It’s hard to know precisely what, if anything, of substance transpired during the two days of Israeli-Palestinian peace talks which ended today. Some reporters have noted a change in attitude on the part of Mahmoud Abbas, who began the summit with a dour demeanor which, some claim, brightened after his tete a tete with Bibi Netanyahu. According to Al Hayyat (Arabic):
“Well-informed sources said that the atmosphere in the Palestinian delegation, especially around Abbas, changed 180 degrees from the initial tension. The reasons for this are: American assuring the Palestinians that the administration is serious about reaching a solution; and the success of the bilateral meeting between Abu Mazen & Netanyahu, which lasted 90 minutes, in breaking the ice between them and beginning a serious discussion about many of the issues.”
The BBC correspondent covering the talks wrote this tidbit about parsing Bibi’s attitude during the talks:
It offered a good opportunity to ponder on the significance of the last few days, in which we trailed Mr Netanyahu. Did he change? His speeches, his statements, gestures, all suggested a change of heart.
Voice of Israel Radio has a rather tantalizing report that Bibi is convening a cabinet meeting tomorrow at which he will apprise ministers of the “agreements” formulated in D.C. It further reported that the “echoes from Washington are very positive.” I find it interesting that these leaders can meet for two days and already be speaking of “agreements.” I have no idea what this can mean, though it could, I’m told, merely refer to arrangements for the next round of negotiations.
As for Israel finding the developments to be very positive, this can mean one of two things: either Israel is trying to spin the summit and make it appear productive; or Israel has indications that Abbas will not desert the talks when Bibi and Dennis Ross announce their face-saving version of what they will call a settlement freeze extension come September 26th. From Bibi’s vantage, it would be wonderful to know Abbas won’t exit the talks and that Israel can resume building in the major settlement blocs. But how Ross, Obama, et al. will spin this abrogation of the freeze into something positive is a mystery.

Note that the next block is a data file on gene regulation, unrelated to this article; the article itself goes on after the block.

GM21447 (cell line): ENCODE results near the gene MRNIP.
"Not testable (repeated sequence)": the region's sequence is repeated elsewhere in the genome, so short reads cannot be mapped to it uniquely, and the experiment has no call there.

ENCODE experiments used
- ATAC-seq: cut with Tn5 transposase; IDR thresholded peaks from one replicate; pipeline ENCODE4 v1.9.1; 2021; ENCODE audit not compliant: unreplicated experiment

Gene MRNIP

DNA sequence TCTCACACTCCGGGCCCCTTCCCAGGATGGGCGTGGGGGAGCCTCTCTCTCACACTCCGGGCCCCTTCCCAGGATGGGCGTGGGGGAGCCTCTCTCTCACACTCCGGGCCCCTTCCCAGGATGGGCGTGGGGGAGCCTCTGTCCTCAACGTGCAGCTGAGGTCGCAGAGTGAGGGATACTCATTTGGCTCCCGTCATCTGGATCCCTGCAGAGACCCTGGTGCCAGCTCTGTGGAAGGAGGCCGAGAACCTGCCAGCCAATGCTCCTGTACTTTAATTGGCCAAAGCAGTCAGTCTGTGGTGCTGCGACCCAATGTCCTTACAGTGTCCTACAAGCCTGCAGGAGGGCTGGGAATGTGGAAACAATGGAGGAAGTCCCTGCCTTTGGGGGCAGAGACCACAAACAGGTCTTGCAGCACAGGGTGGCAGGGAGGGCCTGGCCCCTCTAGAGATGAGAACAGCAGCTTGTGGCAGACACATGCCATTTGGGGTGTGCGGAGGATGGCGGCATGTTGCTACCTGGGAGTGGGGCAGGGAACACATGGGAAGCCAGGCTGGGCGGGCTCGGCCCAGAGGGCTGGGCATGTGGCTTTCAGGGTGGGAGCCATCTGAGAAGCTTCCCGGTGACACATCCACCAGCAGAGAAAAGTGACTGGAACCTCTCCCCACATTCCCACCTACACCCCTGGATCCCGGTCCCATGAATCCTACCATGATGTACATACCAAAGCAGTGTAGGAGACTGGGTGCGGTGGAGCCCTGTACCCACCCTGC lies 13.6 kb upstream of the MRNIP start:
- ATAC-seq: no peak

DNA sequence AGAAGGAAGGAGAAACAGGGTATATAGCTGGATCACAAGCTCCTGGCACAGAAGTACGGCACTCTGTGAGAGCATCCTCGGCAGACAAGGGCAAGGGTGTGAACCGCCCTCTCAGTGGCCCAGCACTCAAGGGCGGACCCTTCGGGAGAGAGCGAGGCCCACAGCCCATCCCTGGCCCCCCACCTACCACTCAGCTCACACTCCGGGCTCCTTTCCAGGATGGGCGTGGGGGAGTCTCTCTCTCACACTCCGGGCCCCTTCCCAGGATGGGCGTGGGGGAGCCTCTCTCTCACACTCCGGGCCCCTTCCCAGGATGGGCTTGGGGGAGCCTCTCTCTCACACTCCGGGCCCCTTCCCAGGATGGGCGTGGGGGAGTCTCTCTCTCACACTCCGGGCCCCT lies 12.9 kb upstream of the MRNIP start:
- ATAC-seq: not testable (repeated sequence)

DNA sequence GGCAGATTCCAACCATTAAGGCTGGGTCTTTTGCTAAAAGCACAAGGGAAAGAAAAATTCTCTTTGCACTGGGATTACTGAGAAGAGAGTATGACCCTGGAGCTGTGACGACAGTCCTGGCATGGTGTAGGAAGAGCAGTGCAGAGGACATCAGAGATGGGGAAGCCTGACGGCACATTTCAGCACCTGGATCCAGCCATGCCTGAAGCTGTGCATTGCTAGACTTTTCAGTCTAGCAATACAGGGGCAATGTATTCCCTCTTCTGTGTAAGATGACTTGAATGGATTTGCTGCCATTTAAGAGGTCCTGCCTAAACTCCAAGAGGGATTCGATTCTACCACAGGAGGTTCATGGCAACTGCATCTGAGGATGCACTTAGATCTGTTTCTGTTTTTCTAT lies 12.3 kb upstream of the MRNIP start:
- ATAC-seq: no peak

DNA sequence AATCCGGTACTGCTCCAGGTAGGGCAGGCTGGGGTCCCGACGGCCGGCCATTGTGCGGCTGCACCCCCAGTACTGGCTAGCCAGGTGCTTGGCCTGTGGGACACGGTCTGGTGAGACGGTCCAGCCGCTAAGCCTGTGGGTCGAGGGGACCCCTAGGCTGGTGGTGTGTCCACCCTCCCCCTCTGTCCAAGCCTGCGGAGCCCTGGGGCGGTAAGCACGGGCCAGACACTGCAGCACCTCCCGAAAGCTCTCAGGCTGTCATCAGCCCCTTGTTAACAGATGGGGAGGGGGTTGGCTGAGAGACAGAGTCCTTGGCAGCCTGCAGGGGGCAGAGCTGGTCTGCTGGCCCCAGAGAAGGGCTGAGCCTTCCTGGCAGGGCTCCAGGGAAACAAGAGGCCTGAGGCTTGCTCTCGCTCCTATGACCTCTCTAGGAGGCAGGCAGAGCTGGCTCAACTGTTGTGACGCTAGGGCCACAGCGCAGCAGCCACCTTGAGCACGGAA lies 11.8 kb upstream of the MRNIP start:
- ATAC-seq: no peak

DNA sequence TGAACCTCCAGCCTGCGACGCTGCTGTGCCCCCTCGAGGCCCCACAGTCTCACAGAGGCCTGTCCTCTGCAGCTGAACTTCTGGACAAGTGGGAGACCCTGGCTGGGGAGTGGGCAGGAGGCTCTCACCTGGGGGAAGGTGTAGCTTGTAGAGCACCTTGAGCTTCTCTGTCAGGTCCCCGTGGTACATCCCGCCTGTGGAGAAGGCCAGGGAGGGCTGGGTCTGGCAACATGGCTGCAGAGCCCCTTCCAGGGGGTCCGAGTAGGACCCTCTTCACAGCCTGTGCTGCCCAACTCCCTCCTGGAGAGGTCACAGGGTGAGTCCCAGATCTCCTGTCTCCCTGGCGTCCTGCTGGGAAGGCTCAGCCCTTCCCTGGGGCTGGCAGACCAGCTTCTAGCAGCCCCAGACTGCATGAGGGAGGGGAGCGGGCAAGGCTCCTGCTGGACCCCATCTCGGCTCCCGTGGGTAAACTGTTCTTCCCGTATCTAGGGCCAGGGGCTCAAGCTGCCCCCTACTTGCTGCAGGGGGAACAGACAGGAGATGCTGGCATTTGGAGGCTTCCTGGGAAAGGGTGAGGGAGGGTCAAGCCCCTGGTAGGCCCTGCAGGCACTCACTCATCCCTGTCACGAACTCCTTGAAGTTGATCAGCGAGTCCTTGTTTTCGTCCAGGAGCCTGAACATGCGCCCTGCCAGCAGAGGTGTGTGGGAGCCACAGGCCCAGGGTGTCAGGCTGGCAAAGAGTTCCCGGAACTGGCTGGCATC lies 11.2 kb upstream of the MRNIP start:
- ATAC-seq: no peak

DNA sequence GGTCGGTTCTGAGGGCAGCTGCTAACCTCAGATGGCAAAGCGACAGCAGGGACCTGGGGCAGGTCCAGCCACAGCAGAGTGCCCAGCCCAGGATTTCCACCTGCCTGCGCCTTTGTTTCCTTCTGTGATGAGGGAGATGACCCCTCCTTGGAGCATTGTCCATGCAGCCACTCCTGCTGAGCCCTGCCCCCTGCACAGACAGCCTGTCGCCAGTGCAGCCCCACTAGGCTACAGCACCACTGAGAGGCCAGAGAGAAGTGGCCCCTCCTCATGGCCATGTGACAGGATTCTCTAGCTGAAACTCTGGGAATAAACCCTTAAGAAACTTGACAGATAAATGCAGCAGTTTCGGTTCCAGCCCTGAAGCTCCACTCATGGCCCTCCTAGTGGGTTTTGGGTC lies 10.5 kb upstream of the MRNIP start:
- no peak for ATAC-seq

Ethan Bronner, after the fact and after much previously published happy talk about how well the summit would go and how much would be accomplished, is finally conceding slightly to the detractors in a piece published today. He let Sam Bahour have his say:
Bahour, a businessman in…Ramallah, said…that the Palestinian business community was mostly divided between those predicting failed talks and those expecting an agreement so lopsided in Israel’s favor as to make a sham of peace.
“We are in for a long, long crisis,” he said.
He also quotes some sharp, but cynical analysis by Alon Pinkas, Israel’s former consul general in N.Y.:
Israel, he wrote, wants only to give the impression of seeking compromise as “a tax being paid to the United States,” but has no plans to give up anything important. He said the only hope would be a solution presented by President Obama.
Bronner inserts one of his characteristic flourishes into this piece in which he quotes an amazingly self-serving statement by an Israeli source without expressing any comment or analysis at all, as if it deserves to be treated as entirely plausible, when it isn’t:
Aides to Mr. Netanyahu have indicated that he proposes placing all the difficult topics on the table at once — settlements, borders, Jerusalem, security, and Palestinian refugees and their descendants — with the two leaders meeting every two weeks. By setting up a framework whereby no single issue exists on its own and all are negotiated at the highest level and in secrecy, he hopes to promote a process in which both sides will yield.
That way, he hopes, when Sept. 26 arrives and limited building resumes, Mr. Abbas will not walk out because settlement building will be only one issue of several he is in the middle of negotiating.
So between now and Sept. 26th, Bibi proposes throwing every major issue on the table and believes so much progress will be made, and Abbas will be so impressed by Bibi’s flexibility that the former will feel so invested in the outcome that he couldn’t possibly walk out. If you believe any of this I have a bridge I want to sell you and some Florida real estate as well.
I’m also amused by the pure gold PR Bibi has managed to spin with speculation by both Bronner and Donald Macintyre that only Bibi can actually make peace because only someone of his impeccable far-right credentials can bring along the rest of the Israeli right to the negotiation table and a peace agreement. Once again, this is happy talk.
Macintyre does add one interesting piece of background information on what he says was a criticial conversation between Bibi and Barack last July:
…What did Benjamin Netanyahu tell Barack Obama in July that convinced the US President that it was worth, first applying fierce pressure on the Palestinian President Mahmoud Abbas to enter direct negotiations with Israel, with a view to achieving a peace deal within a year, and then launching the talks this week in Washington amid such fanfare. The White House has repeatedly made it clear to those who need to know that something was said – but not what it was.
For any of this to be true, Bibi would have to be a combination of Ariel Sharon (Gaza withdrawal), Menachem Begin (Camp David), and DeGaulle (Algeria). Personally, I don’t think he holds a candle to any of ’em. But we’ll see…and may I be proven wrong.